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Coats disease in adolescence and adulthood with preserved vision after laser photocoagulation monotherapy: two case reports
Journal of Medical Case Reports volume 16, Article number: 287 (2022)
This case report describes two rare cases of Coats disease in nonjuvenile patients with preserved vision.
Two otherwise healthy Asian males aged 15 and 29 years old presented with unilateral gradual blurred vision and scotoma, respectively. Visual acuity was 6/6 (0 logMAR) with no other abnormalities observed in the anterior segment of the eyes. Both posterior segment examinations and fluorescein angiography revealed retinal telangiectatic vessels, exudation, and hemorrhage. Additionally, optical coherence tomography of the first patient showed subfoveal fluid. Both patients were diagnosed with stage 2 Coats disease. Laser photocoagulation was performed on both patients. The first patient showed initial good response to therapy with resolution of the subfoveal fluid; however, he developed cataract and underwent cataract surgery after 3 years. In the second case, although the exudates and hemorrhage still persisted, the macula was spared and the patient did not have visual complaints. No adverse events were reported, and final visual acuity of both patients remained 6/6.
Coats disease in adolescence and adulthood may present with good vision. In mild and moderate cases of Coats disease, laser photocoagulation monotherapy may help preserve vision. Nevertheless, as recurrences and complications may still occur later in life, lifelong monitoring is recommended.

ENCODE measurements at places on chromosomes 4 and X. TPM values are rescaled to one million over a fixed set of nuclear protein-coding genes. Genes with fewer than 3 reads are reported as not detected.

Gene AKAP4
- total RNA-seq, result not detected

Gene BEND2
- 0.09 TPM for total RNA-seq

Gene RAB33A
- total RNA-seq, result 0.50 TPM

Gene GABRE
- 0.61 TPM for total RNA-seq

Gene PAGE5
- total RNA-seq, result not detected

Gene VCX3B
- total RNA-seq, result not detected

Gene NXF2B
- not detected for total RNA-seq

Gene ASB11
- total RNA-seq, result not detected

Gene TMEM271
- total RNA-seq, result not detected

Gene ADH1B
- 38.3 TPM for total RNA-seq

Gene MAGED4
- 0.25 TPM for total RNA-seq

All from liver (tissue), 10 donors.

Coats disease is an idiopathic disorder that has retinal exudation, telangiectasia, and aneurysms as the hallmarks of the condition [1, 2]. This disease is usually unilateral with no racial predilection . It generally affects males and is usually diagnosed at early age, with average age at diagnosis being 6 years . In some cases, Coats disease may also be diagnosed in late childhood and adulthood, with features resembling the juvenile form, although it is usually localized, limited, and progressing at a slower rate than it does in children [4, 5]. Management varies from ablative therapy to surgery. In childhood cases of Coats disease, the visual prognosis is generally poor, with the majority presenting visual acuity (VA) of 20/200 (1.00 logMAR) or worse. However, in late childhood or adolescent and adult cases, the presenting vision may be better, with the majority of patients reaching a stable final VA.  This report describes the clinical course in two relatively rare cases of Coats disease, diagnosed in an adolescent and an adult patient. Good vision was preserved in both patients after laser photocoagulation monotherapy.
A 15-year-old Asian male was referred with gradual blurred vision of the right eye for 1 month. No other vision-related complaints were experienced. The patient had no previous history of systemic and ocular diseases. He was previously diagnosed with posterior uveitis of the right eye. His best corrected visual acuity (BCVA) was 6/6 (0 logMAR) on both eyes, with minus cylindrical lens 1.25 diopters axis 5° and minus cylindrical lens 0.25 diopters axis 5° on the right and left eye, respectively. Intraocular pressure (IOP) and eye movement were within normal limits. No signs of inflammation and cataract were observed in the anterior segment of either eye. Posterior segment examination on his right eye revealed extensive lipid exudates, especially in the inferior retina, sparing the foveal area (Fig. 1a). Fluorescein angiography (FA) was performed, showing hyperfluorescence indicating telangiectatic vessels, leakages corresponding to areas of lipid exudation, and hypofluorescence indicating capillary nonperfusion (CNP), predominantly within the inferior retina. Macula was normal (Fig. 1b). Despite the normal macula upon fundus photo and FA, optical coherence tomography (OCT) of the right eye revealed a small amount of subfoveal fluid (Fig. 1c).